Your Ring security camera probably won't catch a burglar

(Image credit: Ring)

Smart video doorbells have exploded in popularity over the last few years, giving homeowners the chance to see exactly who is at their door – even when away from home – as well as recording intruders in the event of a break-in. 

However, an investigation by NBC into Ring video doorbells has found that the popular devices aren't as useful to police investigating crimes as you may have thought.

This is in spite of the Amazon-owned company being in partnership with nearly 700 law enforcement agencies as of December 2019, as part of Ring's mission to "work together for safer neighborhoods".

In some areas, police departments were even able to offer discounted Ring security cameras, in the hope that they can tap into the crowdsourced footage hosted on Ring’s Neighbors app.

Limited success

Of 40 law enforcement agencies in the US, NBC found that only 13 had made arrests on the basis of Ring footage. Many of the remaining agencies either made zero arrests or didn't know how effective Ring was.

None of the 40 departments collected data on the usefulness of the Ring partnership, while just one quarter of the police forces felt that the security cameras acted as a deterrent to would-be criminals or intruders.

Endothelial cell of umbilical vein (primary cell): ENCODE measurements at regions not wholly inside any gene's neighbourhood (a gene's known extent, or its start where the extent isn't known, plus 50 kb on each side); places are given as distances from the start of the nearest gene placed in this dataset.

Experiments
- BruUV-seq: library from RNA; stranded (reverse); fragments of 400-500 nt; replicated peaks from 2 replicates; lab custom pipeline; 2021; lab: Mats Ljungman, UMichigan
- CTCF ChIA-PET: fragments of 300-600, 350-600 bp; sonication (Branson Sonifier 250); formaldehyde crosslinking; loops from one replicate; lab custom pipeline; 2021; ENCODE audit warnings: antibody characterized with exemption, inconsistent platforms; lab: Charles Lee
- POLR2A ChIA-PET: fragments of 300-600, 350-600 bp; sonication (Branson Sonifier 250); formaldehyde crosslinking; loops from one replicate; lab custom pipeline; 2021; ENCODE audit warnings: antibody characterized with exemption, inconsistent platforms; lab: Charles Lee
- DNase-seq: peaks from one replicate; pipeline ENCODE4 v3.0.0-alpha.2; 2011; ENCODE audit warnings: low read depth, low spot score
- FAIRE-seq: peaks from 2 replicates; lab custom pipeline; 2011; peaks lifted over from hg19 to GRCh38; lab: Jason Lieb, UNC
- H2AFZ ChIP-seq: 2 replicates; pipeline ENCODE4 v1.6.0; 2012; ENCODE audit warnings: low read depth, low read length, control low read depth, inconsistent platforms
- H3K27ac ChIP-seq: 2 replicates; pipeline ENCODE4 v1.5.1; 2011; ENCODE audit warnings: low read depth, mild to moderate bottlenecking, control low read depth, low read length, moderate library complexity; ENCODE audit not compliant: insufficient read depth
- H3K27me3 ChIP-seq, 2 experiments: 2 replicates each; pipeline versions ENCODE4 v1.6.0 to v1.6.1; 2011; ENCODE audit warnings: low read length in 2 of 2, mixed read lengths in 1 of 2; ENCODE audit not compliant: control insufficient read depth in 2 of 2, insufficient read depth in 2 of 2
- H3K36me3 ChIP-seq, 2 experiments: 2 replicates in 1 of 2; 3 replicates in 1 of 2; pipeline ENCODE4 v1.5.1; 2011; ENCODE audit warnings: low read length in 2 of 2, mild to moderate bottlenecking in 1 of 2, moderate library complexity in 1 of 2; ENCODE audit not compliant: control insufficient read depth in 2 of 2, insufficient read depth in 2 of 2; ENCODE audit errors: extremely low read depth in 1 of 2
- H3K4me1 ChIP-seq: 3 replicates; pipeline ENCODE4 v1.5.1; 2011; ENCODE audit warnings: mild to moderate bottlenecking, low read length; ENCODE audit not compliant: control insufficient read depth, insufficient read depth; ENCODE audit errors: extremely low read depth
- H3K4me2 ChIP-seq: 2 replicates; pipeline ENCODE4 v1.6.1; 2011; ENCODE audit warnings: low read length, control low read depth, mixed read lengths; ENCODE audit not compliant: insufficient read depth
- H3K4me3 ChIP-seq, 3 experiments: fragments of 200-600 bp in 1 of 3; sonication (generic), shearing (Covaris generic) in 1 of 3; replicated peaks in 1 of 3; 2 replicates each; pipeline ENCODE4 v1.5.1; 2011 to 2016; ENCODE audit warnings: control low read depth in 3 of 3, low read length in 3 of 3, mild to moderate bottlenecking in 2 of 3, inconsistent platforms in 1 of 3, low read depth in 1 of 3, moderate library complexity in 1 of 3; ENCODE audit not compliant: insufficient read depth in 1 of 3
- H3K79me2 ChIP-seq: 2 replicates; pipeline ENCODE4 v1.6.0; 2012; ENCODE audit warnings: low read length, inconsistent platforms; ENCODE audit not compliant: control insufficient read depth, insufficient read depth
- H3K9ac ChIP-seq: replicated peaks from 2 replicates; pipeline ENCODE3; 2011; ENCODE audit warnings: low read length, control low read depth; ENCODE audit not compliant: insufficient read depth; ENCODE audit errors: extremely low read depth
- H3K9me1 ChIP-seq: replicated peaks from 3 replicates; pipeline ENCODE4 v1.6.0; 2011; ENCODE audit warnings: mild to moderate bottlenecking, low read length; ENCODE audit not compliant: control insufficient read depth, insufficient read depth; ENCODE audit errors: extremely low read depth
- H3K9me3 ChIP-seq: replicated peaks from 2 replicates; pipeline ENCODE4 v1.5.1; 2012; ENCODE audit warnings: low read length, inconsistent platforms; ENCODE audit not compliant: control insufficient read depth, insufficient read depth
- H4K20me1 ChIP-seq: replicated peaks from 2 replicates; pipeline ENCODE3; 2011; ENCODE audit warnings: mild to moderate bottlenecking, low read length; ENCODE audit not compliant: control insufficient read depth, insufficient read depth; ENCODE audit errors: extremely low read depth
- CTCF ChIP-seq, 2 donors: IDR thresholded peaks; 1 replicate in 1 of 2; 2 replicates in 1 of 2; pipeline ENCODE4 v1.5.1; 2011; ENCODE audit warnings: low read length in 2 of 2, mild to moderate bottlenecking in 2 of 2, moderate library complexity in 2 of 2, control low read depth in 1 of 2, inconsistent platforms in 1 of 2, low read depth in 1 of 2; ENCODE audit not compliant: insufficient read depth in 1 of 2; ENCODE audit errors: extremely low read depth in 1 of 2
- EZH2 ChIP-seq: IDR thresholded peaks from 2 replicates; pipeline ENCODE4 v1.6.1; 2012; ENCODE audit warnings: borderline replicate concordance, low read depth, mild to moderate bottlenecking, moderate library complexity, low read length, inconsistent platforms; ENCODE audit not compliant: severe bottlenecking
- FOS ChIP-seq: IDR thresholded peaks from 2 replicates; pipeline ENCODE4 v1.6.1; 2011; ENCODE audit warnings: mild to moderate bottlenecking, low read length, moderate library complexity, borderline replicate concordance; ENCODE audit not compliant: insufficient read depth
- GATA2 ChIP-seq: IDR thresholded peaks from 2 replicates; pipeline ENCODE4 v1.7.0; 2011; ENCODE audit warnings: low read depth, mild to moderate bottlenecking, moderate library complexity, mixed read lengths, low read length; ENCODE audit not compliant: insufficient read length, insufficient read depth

As Engadget points out, part of the problem could be the sheer amount of information police forces need to sift through, particularly if your Ring camera is routinely triggered by your neighbors or curious animals. It could be that, despite the partnership, police officers simply don't have the time to analyze all the Ring footage that comes their way.

(Image credit: Ring)

There have been some success stories, however. Arcadia, a city in Los Angeles, reportedly saw a 25 percent decrease in residential burglaries after a cut-price rollout of security cameras from the city's police department (although it's not clear how the video doorbells contributed to this drop).

Even so, privacy concerns surrounding Ring, and in particular its Neighbors app, are on the rise, with some fearing that the company is building a for-profit private surveillance network. 

Plus, a recent data breach exposed the personal data of more than 3,000 device owners only added to the unease surrounding Ring’s sprawling network, leaving many to question how seriously the company is taking the security of its customers. 

Ring has recently addressed some of these security concerns, having unveiled a new web dashboard of privacy controls that allows its users to better manage the access settings of their devices and keeping hackers out.

If these new measures prove to be effective enough at blocking hackers and keeping your personal data secure, then Ring cameras could be a great way to deter criminals from trying to enter your home – if not catching them should they break in.

Olivia Tambini

Olivia was previously TechRadar's Senior Editor - Home Entertainment, covering everything from headphones to TVs. Based in London, she's a popular music graduate who worked in the music industry before finding her calling in journalism. She's previously been interviewed on BBC Radio 5 Live on the subject of multi-room audio, chaired panel discussions on diversity in music festival lineups, and her bylines include T3, Stereoboard, What to Watch, Top Ten Reviews, Creative Bloq, and Croco Magazine. Olivia now has a career in PR.